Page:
What might the deeper message of this unusual account of Haman being misidentified by his daughter?  Is this told simply to underscore the extent of Haman’s downfall, or is there perhaps a more profound meaning to this bizarre incident?
            Already Ben Ish Chai, in his Ben Yehoyada, raises the question of how Haman’s daughter could not have recognized him by his appearance or by his voice.  The simple answer, seemingly, is that she was too far away to see or hear her father.  But on a deeper level, perhaps, this might be precisely the Gemara’s point – that Haman’s persona was defined entirely by his position of honor and prestige.  Haman had no other personal identity besides his powerful post.  The amusing story told by the Gemara is actually a tragic depiction of a person who could not be recognized by even his own family when he was not being showered with honor.  This showering became Haman’s very identity, such that he was assumed to be somebody else when the roles were reversed.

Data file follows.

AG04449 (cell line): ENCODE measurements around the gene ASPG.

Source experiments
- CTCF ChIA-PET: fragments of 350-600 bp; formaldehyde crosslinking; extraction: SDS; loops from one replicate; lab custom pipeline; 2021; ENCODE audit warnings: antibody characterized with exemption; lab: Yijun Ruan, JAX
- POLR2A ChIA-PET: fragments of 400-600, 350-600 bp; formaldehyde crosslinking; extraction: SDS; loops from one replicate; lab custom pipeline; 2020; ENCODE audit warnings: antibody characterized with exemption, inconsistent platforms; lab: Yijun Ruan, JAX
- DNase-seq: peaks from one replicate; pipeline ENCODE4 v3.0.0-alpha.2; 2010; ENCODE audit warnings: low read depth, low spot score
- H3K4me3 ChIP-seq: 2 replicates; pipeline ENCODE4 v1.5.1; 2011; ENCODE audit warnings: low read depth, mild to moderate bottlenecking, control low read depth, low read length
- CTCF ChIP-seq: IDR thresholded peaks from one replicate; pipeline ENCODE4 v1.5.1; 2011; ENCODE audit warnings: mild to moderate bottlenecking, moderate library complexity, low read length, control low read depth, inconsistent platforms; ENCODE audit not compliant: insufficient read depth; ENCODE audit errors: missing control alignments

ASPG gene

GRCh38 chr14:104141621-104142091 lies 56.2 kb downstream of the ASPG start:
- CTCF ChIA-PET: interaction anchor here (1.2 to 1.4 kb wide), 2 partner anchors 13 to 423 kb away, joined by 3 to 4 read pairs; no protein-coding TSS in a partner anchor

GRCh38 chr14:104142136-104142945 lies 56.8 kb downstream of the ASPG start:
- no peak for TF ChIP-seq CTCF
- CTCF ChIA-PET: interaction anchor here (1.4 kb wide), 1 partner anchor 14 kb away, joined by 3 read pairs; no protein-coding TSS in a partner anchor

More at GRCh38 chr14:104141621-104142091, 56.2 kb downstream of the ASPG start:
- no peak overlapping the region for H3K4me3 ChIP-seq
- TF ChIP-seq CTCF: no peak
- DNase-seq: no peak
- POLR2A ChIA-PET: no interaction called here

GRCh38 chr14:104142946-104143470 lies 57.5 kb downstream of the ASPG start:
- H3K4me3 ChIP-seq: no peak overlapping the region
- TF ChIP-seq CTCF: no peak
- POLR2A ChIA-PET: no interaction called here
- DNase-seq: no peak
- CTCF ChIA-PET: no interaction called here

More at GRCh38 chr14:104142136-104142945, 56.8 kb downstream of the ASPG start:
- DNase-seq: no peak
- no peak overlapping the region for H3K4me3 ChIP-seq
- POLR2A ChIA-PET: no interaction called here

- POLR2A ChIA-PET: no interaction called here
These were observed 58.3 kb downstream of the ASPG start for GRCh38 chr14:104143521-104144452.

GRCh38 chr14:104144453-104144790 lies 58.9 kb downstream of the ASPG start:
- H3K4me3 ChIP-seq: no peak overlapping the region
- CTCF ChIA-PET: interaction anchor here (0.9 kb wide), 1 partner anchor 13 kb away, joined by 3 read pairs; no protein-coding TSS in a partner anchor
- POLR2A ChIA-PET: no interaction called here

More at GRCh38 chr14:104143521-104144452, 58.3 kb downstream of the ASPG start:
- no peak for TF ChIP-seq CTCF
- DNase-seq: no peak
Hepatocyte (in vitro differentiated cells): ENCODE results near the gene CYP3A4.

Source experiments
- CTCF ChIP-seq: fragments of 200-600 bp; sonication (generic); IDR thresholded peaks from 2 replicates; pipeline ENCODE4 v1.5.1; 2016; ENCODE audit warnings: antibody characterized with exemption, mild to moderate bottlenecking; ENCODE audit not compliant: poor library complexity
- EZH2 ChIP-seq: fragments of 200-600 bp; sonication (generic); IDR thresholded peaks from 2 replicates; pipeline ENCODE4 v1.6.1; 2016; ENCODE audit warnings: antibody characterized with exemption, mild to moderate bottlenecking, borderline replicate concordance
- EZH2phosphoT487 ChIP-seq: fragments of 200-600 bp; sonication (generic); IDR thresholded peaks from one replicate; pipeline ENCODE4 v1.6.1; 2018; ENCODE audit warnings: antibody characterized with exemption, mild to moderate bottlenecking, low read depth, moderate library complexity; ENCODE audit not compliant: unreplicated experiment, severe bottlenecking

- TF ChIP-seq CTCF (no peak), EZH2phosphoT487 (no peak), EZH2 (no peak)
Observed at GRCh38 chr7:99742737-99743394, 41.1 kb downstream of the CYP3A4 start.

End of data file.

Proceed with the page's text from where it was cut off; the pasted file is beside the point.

This aspect of Haman’s character can be seen through his and Mordekhai’s drastically different reactions to this incident.  The Megila relates (6:12) that after Haman paraded Mordekhai through Shushan, Mordekhai returned to his place by the gate to the palace.  He was entirely unaffected by this incident.  He did not revel in his having been honored or in his Haman’s being disgraced; his personality and sense of self were unchanged by having his archenemy forced to show him great respect.  Haman, on the other hand, returned home in a state of anguish and grief, furious over what he had just gone through.  As his entire self-identity was anchored in his position of prestige, he lost his composure the moment he suffered indignity.
            The Gemara’s story, then, instructs that we must never identify ourselves based on our successes or our failures.   Our identity and our sense of self-worth must never be dependent on any given achievement, position, role, or condition.  We are defined neither by our impressive accomplishments nor by our embarrassing mistakes.  And thus we should not be excessively jubilant over the former or excessively disturbed by the latter – because neither determines our true essence.  We should be readily identifiable and recognizable to all who know us – including ourselves – whether we succeed or fail, both when we enjoy triumph and when we suffer defeat, and never define ourselves by one or the other.